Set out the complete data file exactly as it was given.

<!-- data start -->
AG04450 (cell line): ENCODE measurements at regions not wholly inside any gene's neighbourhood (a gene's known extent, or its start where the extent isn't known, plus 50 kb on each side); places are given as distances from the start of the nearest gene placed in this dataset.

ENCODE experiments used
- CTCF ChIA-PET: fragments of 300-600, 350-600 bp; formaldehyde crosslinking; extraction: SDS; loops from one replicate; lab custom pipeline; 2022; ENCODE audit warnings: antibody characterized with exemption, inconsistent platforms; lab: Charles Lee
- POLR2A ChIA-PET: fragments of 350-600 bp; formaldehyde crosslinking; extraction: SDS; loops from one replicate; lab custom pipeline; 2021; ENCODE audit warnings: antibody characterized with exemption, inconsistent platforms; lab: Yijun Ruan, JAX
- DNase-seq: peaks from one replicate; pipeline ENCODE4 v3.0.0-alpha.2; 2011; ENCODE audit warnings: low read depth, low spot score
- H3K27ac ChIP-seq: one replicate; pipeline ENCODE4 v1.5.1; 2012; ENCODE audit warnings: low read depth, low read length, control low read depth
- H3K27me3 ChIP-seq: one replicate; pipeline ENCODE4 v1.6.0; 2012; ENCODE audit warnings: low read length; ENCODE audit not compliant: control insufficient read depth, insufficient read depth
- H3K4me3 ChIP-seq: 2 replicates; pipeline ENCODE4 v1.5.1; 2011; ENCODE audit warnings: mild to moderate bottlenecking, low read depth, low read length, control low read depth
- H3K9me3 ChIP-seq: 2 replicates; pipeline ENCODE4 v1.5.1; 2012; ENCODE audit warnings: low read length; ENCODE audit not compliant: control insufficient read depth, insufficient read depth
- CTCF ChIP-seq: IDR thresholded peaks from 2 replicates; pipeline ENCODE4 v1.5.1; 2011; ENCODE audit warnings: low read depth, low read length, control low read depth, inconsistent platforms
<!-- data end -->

AG04450 (cell line): ENCODE measurements at regions not wholly inside any gene's neighbourhood (a gene's known extent, or its start where the extent isn't known, plus 50 kb on each side); places are given as distances from the start of the nearest gene placed in this dataset.

ENCODE experiments used
- CTCF ChIA-PET: fragments of 300-600, 350-600 bp; formaldehyde crosslinking; extraction: SDS; loops from one replicate; lab custom pipeline; 2022; ENCODE audit warnings: antibody characterized with exemption, inconsistent platforms; lab: Charles Lee
- POLR2A ChIA-PET: fragments of 350-600 bp; formaldehyde crosslinking; extraction: SDS; loops from one replicate; lab custom pipeline; 2021; ENCODE audit warnings: antibody characterized with exemption, inconsistent platforms; lab: Yijun Ruan, JAX
- DNase-seq: peaks from one replicate; pipeline ENCODE4 v3.0.0-alpha.2; 2011; ENCODE audit warnings: low read depth, low spot score
- H3K27ac ChIP-seq: one replicate; pipeline ENCODE4 v1.5.1; 2012; ENCODE audit warnings: low read depth, low read length, control low read depth
- H3K27me3 ChIP-seq: one replicate; pipeline ENCODE4 v1.6.0; 2012; ENCODE audit warnings: low read length; ENCODE audit not compliant: control insufficient read depth, insufficient read depth
- H3K4me3 ChIP-seq: 2 replicates; pipeline ENCODE4 v1.5.1; 2011; ENCODE audit warnings: mild to moderate bottlenecking, low read depth, low read length, control low read depth
- H3K9me3 ChIP-seq: 2 replicates; pipeline ENCODE4 v1.5.1; 2012; ENCODE audit warnings: low read length; ENCODE audit not compliant: control insufficient read depth, insufficient read depth
- CTCF ChIP-seq: IDR thresholded peaks from 2 replicates; pipeline ENCODE4 v1.5.1; 2011; ENCODE audit warnings: low read depth, low read length, control low read depth, inconsistent platforms